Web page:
Why Erdogan lambasted Iraq’s Abadi

Sami Hamdi Iraq, Middle East/North Africa, Turkey

Erdogan had harsh words for Iraqi Prime Minsiter Haider al-Abadi. On the diplomatic front, the Turkish President may well have transgressed on Iraq’s sovereignty and there are legitimate question marks over the presence of Turkish troops on Iraqi soil. However, in the wider context, Erdogan has simply described the current status quo, and called out the Iraqi demands for what they actually are.

Although the crux of the matter appears to be the stationing of Turkish troops at Bashiqa on Iraqi soil, the real problem for Erdogan, and why his statements carry harsh truths, is that Abadi is not expressing anger as an Iraqi Prime Minister, but as Iran’s messenger.

Iran and Turkey have been locked in a war of influence as the former seeks to cement its de facto authority by propping up the Hashd al-Shaabi as the saviour of the Iraqi people, and the latter seeks to temper this growing influence by backing the Kurds and tribes in Northern Iraq. Moreover, Turkey stands to gain much should the Kurds and local tribes take Mosul, a city that has been subject to much tussling domestically between the North and Baghdad. Should Mosul fall to the Kurds, who happen to be on very friendly terms with Ankara under the leadership of Masoud Barzani,  then not only does Ankara gain significant influence over Iraq, but also benefits from Mosul’s oil fields. More importantly, Ankara would also gain a formidable buffer against any attempts by the YPG and PKK to form an independent Kurdish state. Tehran wants to prevent this by ousting the Turkish forces that are training the local tribes and have exerted immense pressure on Abadi to invoke national sovereignty to do so. 

With ISIS in retreat, and eyes on the final battle in Mosul, Ankara is insistent that the tribes and the Iraqi army lead the operation, whilst Tehran maintains that the Hashd, whom the US has sought to limit its involvement, has been the main fighting force and should be at the forefront of the liberation of Mosul.

There is no doubt that Iran’s mobilisation of its militias in Iraq into the semi-coherent body that is the ‘Hashd al-Shaabi’ has been very effective at driving back ISIS. Even the Hashd’s critics, and there are many, privately confess that but for these militias, Baghdad would have fallen to ISIS years ago as the Iraqi army crumbled.

However the sectarian nature of these militias, as well as their overwhelming power reflected in their blunt rejection of Abadi’s proposal to form a national guard, as well as their threats to protestors in Baghdad that successfully blunted their potency, has given particular cause for concern over the future of the social fabric of Iraq. With forced migration and arbitrary killings on sectarian lines documented by human rights groups, as well as the presence of a rather weak and as yet incompetent Iraqi army, Hashd is considered by many as the next threat to Iraq’s stability after the fall of ISIS.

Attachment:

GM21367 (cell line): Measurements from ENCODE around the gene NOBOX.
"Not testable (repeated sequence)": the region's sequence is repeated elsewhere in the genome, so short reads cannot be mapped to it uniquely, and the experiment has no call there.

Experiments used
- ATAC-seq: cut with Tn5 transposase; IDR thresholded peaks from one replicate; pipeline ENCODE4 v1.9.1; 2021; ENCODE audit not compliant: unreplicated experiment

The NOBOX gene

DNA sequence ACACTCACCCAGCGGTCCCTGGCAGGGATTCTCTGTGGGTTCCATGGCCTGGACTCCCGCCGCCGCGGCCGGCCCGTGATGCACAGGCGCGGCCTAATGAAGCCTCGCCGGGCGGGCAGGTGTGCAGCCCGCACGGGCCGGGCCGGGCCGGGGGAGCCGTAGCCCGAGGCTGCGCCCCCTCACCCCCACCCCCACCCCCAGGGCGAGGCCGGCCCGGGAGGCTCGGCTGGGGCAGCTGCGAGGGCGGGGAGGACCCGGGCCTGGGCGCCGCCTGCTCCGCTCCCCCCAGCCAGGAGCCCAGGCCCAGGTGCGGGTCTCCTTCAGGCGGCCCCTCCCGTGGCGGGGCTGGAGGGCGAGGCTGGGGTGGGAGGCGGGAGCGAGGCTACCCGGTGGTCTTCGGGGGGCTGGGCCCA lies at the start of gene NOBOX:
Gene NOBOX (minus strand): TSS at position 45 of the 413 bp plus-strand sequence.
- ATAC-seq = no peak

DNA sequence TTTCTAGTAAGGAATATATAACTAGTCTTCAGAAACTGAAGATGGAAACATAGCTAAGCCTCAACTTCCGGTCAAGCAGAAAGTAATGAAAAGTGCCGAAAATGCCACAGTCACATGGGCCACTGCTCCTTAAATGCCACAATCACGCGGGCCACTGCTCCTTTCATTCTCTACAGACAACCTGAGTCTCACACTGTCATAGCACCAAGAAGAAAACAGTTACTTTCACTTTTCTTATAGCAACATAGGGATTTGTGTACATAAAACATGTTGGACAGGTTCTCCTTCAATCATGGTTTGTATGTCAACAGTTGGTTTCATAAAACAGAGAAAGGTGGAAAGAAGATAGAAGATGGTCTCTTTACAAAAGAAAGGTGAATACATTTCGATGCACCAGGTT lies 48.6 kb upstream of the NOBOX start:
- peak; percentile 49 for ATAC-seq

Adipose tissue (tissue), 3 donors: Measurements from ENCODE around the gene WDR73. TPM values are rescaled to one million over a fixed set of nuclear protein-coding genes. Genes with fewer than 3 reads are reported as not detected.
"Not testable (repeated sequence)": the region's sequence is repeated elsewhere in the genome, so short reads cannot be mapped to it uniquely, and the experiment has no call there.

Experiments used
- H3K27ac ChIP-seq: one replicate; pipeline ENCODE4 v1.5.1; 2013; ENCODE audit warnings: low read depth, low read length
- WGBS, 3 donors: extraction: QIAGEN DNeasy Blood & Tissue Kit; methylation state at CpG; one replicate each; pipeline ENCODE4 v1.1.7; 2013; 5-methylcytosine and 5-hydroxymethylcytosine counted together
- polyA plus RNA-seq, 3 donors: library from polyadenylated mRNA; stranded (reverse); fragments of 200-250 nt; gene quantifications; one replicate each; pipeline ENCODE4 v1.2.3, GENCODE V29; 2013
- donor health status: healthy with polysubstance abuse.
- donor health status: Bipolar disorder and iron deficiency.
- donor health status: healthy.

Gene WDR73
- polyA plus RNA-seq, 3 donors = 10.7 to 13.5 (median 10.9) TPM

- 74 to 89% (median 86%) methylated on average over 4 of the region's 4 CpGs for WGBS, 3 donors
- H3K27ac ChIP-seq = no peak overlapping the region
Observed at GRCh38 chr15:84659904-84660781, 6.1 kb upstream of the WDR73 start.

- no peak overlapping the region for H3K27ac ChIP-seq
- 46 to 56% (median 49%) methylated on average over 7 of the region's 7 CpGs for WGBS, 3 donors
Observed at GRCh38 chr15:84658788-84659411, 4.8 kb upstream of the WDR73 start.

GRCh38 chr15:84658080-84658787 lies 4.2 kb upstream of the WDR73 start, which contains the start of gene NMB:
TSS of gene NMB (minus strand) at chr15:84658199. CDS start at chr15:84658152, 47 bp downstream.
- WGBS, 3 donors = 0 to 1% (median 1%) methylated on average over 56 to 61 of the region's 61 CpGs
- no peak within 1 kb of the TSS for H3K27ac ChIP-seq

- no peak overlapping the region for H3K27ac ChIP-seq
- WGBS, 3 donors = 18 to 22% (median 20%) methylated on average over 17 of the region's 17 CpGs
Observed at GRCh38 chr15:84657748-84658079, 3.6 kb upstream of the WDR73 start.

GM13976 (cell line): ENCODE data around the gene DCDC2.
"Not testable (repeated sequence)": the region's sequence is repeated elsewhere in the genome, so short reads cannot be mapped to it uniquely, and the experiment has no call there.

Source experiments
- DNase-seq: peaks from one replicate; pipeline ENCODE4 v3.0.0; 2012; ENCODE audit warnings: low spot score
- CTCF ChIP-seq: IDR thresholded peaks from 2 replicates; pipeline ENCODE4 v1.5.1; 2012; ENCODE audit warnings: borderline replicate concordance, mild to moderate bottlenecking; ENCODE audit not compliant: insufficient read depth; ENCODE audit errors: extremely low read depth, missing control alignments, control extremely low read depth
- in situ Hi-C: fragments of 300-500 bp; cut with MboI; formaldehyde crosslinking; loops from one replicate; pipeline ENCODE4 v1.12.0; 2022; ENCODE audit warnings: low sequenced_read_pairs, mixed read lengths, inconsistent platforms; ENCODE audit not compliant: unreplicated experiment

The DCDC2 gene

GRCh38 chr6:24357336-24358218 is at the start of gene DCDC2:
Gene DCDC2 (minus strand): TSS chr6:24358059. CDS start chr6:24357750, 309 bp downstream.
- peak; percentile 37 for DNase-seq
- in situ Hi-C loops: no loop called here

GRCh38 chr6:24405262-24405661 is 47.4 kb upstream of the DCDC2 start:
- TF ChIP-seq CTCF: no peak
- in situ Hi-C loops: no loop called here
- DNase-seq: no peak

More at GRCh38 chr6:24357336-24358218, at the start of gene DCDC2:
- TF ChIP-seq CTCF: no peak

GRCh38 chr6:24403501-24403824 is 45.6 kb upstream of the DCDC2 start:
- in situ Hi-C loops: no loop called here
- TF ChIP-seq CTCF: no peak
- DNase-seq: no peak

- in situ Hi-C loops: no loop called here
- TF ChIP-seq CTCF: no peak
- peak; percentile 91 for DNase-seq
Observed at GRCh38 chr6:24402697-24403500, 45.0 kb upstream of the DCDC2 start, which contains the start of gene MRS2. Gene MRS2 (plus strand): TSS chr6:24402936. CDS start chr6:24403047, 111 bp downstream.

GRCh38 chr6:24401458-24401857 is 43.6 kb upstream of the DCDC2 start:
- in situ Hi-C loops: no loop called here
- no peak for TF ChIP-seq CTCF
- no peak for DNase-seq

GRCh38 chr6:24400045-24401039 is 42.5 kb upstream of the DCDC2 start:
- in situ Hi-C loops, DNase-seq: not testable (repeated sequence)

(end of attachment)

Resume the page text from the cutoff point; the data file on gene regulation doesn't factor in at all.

Abadi has been powerless in reining in the Hashd, and it is in this wider context that Erdogan addressed him:

“You are not at my level…It’s not important at all how you shout from Iraq. You should know that we will do what we want to do…know your place!”

Erdogan’s brazen comments suggest he does not fear the diplomatic repercussions, and nor should he. The US are also highly concerned over the participation of the Hashd in the campaign to liberate Iraq from ISIS, having emphasised on numerous occasions that the conventional Iraqi army should be at the forefront of the campaign. This concern has been demonstrated in the past during the campaign to liberate Tikrit, where the US imposed conditions that it would only provide aerial support if the Hashd remained on the outskirts of the city, and similar conditions were imposed during the liberation of Ramadi.

Moreover, unlike Syria, Turkey and the US have mutual interests in Iraq in empowering the local tribes and cementing the Kurds as a powerful body within Iraqi politics.

Erdogan’s comments are astonishingly unconventional to say the least. However, purists will quietly laud the Turkish President for being open about the actual state of affairs instead of tip-toeing around protocol.

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Sami Hamdi is the Editor-in-Chief of the International Interest. An experienced geopolitical risk consultant, Sami assists blue-chip clients around the world in monitoring and advising on highly volatile business environments.

Sami has extensive experience in the MENA region having been a television reporter and talk-show host for over 10 years. He has reported on key events in the region including the Arab Spring, the fall of Morsi in Egypt, the Houthi crisis in Yemen, as well as the battle of influences between Saudi Arabia and Iran.

In his freetime, Sami is a passionate and stubborn Arsenal fan, and loves travelling. Perhaps a bit too much…